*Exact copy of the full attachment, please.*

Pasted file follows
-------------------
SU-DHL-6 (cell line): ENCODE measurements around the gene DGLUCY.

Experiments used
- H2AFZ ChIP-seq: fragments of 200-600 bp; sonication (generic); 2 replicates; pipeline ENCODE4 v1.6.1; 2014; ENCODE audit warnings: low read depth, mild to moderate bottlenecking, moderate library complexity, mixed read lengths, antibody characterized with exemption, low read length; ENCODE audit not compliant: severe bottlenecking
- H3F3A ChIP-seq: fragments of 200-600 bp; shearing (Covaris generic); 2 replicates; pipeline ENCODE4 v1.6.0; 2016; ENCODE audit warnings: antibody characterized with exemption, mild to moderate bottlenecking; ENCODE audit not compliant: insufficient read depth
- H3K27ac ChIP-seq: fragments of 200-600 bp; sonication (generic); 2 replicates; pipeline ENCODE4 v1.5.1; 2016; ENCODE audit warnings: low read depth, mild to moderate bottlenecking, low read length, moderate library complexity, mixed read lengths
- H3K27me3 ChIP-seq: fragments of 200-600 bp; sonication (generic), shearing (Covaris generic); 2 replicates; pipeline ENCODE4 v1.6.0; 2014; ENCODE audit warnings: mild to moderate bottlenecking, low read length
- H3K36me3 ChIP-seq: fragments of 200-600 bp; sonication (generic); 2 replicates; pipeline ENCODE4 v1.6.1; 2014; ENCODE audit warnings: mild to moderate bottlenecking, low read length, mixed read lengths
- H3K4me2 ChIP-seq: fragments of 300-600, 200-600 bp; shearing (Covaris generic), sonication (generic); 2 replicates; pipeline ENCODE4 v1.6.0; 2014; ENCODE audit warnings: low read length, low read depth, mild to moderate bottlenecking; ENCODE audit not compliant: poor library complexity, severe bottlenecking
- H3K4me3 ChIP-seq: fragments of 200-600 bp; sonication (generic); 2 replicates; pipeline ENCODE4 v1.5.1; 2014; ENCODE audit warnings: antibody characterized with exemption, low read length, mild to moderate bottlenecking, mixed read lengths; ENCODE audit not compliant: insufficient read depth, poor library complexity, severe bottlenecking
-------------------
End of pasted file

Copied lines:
SU-DHL-6 (cell line): ENCODE measurements around the gene DGLUCY.

Experiments used
- H2AFZ ChIP-seq: fragments of 200-600 bp; sonication (generic); 2 replicates; pipeline ENCODE4 v1.6.1; 2014; ENCODE audit warnings: low read depth, mild to moderate bottlenecking, moderate library complexity, mixed read lengths, antibody characterized with exemption, low read length; ENCODE audit not compliant: severe bottlenecking
- H3F3A ChIP-seq: fragments of 200-600 bp; shearing (Covaris generic); 2 replicates; pipeline ENCODE4 v1.6.0; 2016; ENCODE audit warnings: antibody characterized with exemption, mild to moderate bottlenecking; ENCODE audit not compliant: insufficient read depth
- H3K27ac ChIP-seq: fragments of 200-600 bp; sonication (generic); 2 replicates; pipeline ENCODE4 v1.5.1; 2016; ENCODE audit warnings: low read depth, mild to moderate bottlenecking, low read length, moderate library complexity, mixed read lengths
- H3K27me3 ChIP-seq: fragments of 200-600 bp; sonication (generic), shearing (Covaris generic); 2 replicates; pipeline ENCODE4 v1.6.0; 2014; ENCODE audit warnings: mild to moderate bottlenecking, low read length
- H3K36me3 ChIP-seq: fragments of 200-600 bp; sonication (generic); 2 replicates; pipeline ENCODE4 v1.6.1; 2014; ENCODE audit warnings: mild to moderate bottlenecking, low read length, mixed read lengths
- H3K4me2 ChIP-seq: fragments of 300-600, 200-600 bp; shearing (Covaris generic), sonication (generic); 2 replicates; pipeline ENCODE4 v1.6.0; 2014; ENCODE audit warnings: low read length, low read depth, mild to moderate bottlenecking; ENCODE audit not compliant: poor library complexity, severe bottlenecking
- H3K4me3 ChIP-seq: fragments of 200-600 bp; sonication (generic); 2 replicates; pipeline ENCODE4 v1.5.1; 2014; ENCODE audit warnings: antibody characterized with exemption, low read length, mild to moderate bottlenecking, mixed read lengths; ENCODE audit not compliant: insufficient read depth, poor library complexity, severe bottlenecking